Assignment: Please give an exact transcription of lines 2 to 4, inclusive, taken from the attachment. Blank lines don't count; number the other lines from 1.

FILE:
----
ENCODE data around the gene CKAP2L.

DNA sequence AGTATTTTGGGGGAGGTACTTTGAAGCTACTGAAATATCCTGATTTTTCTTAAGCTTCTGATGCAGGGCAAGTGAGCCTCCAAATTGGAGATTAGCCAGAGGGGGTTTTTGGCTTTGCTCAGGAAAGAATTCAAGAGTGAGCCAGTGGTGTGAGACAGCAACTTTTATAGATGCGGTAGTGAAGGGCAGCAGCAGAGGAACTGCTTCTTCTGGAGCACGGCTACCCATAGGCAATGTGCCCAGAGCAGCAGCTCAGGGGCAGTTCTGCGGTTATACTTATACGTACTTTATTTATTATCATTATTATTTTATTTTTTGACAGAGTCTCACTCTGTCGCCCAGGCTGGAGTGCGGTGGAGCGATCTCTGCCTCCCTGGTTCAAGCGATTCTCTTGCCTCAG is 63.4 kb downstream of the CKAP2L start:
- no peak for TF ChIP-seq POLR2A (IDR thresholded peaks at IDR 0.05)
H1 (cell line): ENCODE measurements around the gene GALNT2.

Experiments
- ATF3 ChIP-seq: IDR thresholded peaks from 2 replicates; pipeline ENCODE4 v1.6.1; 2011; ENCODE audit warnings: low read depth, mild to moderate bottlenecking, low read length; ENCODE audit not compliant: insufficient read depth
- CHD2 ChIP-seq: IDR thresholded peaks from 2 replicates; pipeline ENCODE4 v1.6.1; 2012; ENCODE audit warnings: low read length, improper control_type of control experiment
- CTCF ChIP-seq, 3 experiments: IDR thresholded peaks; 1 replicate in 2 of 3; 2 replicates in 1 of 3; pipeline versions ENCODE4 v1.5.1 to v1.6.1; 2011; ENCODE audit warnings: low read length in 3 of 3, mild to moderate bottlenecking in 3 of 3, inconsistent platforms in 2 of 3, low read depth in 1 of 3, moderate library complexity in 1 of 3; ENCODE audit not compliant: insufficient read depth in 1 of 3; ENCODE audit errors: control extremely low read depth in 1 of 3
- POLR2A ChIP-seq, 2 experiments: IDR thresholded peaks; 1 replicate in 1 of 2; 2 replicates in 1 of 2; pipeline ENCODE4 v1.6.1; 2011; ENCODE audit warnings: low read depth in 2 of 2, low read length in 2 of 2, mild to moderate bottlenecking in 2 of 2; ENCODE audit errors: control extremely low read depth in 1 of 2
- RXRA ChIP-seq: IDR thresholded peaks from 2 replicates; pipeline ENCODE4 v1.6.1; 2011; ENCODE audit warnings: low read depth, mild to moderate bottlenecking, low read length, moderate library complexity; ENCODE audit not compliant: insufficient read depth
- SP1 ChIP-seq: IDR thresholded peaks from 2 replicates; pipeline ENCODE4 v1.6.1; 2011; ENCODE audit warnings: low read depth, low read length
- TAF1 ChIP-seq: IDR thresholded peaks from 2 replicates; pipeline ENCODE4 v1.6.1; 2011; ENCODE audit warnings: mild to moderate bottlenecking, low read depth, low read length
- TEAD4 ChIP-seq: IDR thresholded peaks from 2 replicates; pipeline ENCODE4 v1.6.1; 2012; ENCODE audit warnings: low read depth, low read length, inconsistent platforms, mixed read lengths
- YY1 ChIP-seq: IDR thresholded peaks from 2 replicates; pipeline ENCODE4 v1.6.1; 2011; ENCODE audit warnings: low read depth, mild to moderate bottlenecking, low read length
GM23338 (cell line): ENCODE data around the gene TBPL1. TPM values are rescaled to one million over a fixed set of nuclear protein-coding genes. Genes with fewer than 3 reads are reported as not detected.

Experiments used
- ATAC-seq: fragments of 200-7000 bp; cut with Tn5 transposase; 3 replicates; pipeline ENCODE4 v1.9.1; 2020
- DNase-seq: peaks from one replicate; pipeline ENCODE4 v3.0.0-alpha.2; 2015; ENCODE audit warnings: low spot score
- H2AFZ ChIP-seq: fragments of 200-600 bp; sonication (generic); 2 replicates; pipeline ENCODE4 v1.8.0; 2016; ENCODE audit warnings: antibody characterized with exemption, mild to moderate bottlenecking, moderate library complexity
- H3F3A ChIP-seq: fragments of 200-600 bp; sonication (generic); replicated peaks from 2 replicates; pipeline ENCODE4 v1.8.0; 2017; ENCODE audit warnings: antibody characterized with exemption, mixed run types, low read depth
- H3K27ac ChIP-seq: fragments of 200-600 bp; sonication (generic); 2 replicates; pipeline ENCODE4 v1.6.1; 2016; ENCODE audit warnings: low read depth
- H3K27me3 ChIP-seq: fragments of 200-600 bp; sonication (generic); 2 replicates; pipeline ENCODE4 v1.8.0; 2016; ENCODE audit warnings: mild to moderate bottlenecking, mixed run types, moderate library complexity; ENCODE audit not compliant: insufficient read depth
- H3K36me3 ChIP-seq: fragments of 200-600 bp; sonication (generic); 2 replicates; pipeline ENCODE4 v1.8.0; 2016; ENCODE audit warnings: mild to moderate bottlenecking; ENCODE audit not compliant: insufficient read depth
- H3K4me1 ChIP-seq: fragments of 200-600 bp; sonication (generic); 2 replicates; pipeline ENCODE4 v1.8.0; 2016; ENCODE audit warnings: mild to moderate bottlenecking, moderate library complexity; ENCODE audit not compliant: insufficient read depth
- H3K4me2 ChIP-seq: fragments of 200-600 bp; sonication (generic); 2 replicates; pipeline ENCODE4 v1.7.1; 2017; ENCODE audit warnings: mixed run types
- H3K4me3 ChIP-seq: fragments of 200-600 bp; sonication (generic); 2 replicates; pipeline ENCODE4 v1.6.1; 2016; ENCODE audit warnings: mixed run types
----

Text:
DNA sequence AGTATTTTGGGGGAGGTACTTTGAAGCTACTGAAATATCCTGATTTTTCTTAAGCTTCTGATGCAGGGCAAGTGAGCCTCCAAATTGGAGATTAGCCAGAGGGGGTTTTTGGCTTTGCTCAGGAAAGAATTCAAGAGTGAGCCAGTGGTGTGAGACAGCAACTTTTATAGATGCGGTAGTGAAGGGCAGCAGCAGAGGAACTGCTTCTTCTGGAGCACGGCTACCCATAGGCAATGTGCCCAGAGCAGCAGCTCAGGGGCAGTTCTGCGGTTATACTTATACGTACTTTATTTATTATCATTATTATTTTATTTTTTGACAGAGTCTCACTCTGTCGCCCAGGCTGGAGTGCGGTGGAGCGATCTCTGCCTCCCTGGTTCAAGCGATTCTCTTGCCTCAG is 63.4 kb downstream of the CKAP2L start:
- no peak for TF ChIP-seq POLR2A (IDR thresholded peaks at IDR 0.05)
H1 (cell line): ENCODE measurements around the gene GALNT2.